One of René Lalique's particular skills as a jewellery designer, and something that makes his work so desirable today, was his ability to create inventive, dramatic jewels from constituents of no great intrinsic worth. Their value is all in the workmanship, not the materials.
The only precious stones are in this example are the little diamonds forming the eyes and set to the wing tips, elements which would give it an intrinsic value of around £80. But as a piece by one of the best-known names in Art Nouveau jewellery, it was the pièce de résistance in Woolley and Wallis's jewellery sale in Salisbury on July 31.
The brooch is signed to the reverse and comes in the original cream box inscribed R. Lalique 40, Cours-La-Reine, Paris. As Lalique only worked at this address from 1901-5, it can be dated with some accuracy.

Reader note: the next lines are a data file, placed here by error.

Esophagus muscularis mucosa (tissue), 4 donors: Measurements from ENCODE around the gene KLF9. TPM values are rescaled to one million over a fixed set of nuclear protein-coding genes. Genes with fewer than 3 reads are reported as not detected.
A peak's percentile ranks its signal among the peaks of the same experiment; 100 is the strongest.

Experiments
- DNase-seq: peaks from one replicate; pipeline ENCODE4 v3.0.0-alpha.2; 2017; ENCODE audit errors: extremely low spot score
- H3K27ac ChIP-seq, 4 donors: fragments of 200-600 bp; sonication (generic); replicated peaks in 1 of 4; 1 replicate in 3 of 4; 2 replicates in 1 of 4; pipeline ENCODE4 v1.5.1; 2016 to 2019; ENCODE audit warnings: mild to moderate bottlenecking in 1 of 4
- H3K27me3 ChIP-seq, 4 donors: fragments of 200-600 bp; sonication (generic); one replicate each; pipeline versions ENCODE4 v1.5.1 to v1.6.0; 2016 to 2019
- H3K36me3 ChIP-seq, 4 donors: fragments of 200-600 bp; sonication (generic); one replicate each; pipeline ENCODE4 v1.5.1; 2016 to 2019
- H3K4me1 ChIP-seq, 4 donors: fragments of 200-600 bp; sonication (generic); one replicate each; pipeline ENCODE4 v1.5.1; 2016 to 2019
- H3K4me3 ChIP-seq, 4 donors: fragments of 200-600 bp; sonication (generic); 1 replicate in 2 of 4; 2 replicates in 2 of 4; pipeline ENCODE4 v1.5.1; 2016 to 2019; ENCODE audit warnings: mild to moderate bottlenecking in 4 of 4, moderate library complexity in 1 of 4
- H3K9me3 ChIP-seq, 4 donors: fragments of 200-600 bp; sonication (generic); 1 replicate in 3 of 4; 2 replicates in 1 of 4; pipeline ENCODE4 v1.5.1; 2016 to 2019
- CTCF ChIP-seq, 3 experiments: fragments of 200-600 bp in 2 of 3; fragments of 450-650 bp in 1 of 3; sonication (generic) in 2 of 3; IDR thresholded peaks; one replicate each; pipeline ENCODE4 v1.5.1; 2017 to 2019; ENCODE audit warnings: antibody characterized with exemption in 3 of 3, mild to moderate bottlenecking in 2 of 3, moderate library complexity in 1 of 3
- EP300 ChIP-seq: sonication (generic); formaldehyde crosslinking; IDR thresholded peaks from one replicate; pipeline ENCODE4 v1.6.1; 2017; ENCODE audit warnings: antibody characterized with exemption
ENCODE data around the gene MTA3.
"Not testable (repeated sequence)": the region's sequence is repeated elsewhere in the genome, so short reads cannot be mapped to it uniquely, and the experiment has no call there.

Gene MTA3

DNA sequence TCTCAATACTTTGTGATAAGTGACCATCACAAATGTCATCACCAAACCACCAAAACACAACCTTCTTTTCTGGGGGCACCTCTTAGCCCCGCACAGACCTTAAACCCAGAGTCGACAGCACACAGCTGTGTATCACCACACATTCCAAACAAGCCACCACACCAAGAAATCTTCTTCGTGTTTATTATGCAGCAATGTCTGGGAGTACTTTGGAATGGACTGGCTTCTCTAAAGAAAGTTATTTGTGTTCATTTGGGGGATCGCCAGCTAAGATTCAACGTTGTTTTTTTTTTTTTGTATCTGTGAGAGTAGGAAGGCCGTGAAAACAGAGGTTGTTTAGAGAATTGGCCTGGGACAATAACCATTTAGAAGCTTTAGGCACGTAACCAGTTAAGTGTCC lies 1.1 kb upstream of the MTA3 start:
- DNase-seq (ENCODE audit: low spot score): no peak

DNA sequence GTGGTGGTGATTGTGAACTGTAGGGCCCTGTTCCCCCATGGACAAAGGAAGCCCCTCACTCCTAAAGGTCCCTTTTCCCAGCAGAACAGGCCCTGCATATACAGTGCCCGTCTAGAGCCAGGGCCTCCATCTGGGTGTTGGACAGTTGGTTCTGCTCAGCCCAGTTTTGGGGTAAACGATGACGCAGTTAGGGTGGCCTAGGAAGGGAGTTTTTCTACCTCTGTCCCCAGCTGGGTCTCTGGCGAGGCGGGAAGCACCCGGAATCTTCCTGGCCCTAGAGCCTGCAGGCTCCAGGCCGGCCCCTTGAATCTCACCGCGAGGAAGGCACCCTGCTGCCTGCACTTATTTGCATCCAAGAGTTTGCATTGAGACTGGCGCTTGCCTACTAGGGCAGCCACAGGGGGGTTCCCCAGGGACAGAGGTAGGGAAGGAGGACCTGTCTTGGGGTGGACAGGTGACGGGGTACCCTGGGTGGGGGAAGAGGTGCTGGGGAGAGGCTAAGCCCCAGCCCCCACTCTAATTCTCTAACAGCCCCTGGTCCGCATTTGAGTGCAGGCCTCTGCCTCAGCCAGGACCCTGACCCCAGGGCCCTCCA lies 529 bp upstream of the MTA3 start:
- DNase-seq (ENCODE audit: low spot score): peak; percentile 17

Woolley's jewellery specialist Jonathan Edwards said the brooch, which was entered by a local private Wiltshire lady, had probably been in the same family since new and that the vendor, who was selling it so she could have a new knee, had no idea of its value.
With no fewer than 14 phones lined up to bid on the jewel, there was plenty of pre-sale interest and every indication that the auctioneers' cautious £5000-7000 estimate would be outstripped.
So it proved on the day, with plenty of potential bidders up to around £30,000.
After this it was a two-way battle between room and phone, with Camden Passage Lalique dealer Raul Arantes in the room ending up as the underbidder to West End dealers Wartski on the phone who secured it at £58,000.
By Anne Crane